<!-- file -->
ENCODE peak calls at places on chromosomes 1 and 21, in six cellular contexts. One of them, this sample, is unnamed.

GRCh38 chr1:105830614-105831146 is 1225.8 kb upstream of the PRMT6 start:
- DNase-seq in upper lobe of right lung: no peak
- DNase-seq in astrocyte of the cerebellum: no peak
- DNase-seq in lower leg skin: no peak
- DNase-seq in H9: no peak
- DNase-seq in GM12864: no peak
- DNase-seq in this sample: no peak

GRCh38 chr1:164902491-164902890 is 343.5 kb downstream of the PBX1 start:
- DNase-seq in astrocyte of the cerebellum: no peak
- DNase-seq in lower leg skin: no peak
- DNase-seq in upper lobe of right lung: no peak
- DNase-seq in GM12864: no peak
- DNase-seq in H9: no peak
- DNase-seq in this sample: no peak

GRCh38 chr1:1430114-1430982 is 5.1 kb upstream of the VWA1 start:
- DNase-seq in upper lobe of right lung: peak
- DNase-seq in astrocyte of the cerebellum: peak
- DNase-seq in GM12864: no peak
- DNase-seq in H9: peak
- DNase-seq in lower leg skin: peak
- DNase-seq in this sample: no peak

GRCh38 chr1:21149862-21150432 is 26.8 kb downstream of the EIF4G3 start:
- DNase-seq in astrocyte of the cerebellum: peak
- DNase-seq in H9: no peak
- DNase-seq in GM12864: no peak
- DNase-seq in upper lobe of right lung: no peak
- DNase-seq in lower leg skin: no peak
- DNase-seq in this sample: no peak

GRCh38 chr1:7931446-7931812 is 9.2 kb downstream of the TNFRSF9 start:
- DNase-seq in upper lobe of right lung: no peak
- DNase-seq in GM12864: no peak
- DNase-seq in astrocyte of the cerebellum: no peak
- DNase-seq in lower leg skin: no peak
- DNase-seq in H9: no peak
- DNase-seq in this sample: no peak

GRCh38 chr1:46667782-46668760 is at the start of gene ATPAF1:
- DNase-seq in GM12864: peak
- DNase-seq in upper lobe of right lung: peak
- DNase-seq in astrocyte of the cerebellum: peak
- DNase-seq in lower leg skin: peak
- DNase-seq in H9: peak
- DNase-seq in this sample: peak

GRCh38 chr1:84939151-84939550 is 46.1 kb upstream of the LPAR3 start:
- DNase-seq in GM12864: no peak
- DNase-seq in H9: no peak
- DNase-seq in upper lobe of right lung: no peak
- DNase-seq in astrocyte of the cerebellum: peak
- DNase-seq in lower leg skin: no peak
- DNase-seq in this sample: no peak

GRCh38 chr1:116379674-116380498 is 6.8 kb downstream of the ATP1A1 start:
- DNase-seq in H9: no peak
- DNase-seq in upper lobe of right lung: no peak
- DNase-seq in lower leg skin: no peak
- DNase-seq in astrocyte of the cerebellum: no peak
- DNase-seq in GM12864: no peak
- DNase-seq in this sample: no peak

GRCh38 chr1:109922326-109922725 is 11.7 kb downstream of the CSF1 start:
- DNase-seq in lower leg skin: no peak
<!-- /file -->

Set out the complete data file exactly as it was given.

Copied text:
ENCODE peak calls at places on chromosomes 1 and 21, in six cellular contexts. One of them, this sample, is unnamed.

GRCh38 chr1:105830614-105831146 is 1225.8 kb upstream of the PRMT6 start:
- DNase-seq in upper lobe of right lung: no peak
- DNase-seq in astrocyte of the cerebellum: no peak
- DNase-seq in lower leg skin: no peak
- DNase-seq in H9: no peak
- DNase-seq in GM12864: no peak
- DNase-seq in this sample: no peak

GRCh38 chr1:164902491-164902890 is 343.5 kb downstream of the PBX1 start:
- DNase-seq in astrocyte of the cerebellum: no peak
- DNase-seq in lower leg skin: no peak
- DNase-seq in upper lobe of right lung: no peak
- DNase-seq in GM12864: no peak
- DNase-seq in H9: no peak
- DNase-seq in this sample: no peak

GRCh38 chr1:1430114-1430982 is 5.1 kb upstream of the VWA1 start:
- DNase-seq in upper lobe of right lung: peak
- DNase-seq in astrocyte of the cerebellum: peak
- DNase-seq in GM12864: no peak
- DNase-seq in H9: peak
- DNase-seq in lower leg skin: peak
- DNase-seq in this sample: no peak

GRCh38 chr1:21149862-21150432 is 26.8 kb downstream of the EIF4G3 start:
- DNase-seq in astrocyte of the cerebellum: peak
- DNase-seq in H9: no peak
- DNase-seq in GM12864: no peak
- DNase-seq in upper lobe of right lung: no peak
- DNase-seq in lower leg skin: no peak
- DNase-seq in this sample: no peak

GRCh38 chr1:7931446-7931812 is 9.2 kb downstream of the TNFRSF9 start:
- DNase-seq in upper lobe of right lung: no peak
- DNase-seq in GM12864: no peak
- DNase-seq in astrocyte of the cerebellum: no peak
- DNase-seq in lower leg skin: no peak
- DNase-seq in H9: no peak
- DNase-seq in this sample: no peak

GRCh38 chr1:46667782-46668760 is at the start of gene ATPAF1:
- DNase-seq in GM12864: peak
- DNase-seq in upper lobe of right lung: peak
- DNase-seq in astrocyte of the cerebellum: peak
- DNase-seq in lower leg skin: peak
- DNase-seq in H9: peak
- DNase-seq in this sample: peak

GRCh38 chr1:84939151-84939550 is 46.1 kb upstream of the LPAR3 start:
- DNase-seq in GM12864: no peak
- DNase-seq in H9: no peak
- DNase-seq in upper lobe of right lung: no peak
- DNase-seq in astrocyte of the cerebellum: peak
- DNase-seq in lower leg skin: no peak
- DNase-seq in this sample: no peak

GRCh38 chr1:116379674-116380498 is 6.8 kb downstream of the ATP1A1 start:
- DNase-seq in H9: no peak
- DNase-seq in upper lobe of right lung: no peak
- DNase-seq in lower leg skin: no peak
- DNase-seq in astrocyte of the cerebellum: no peak
- DNase-seq in GM12864: no peak
- DNase-seq in this sample: no peak

GRCh38 chr1:109922326-109922725 is 11.7 kb downstream of the CSF1 start:
- DNase-seq in lower leg skin: no peak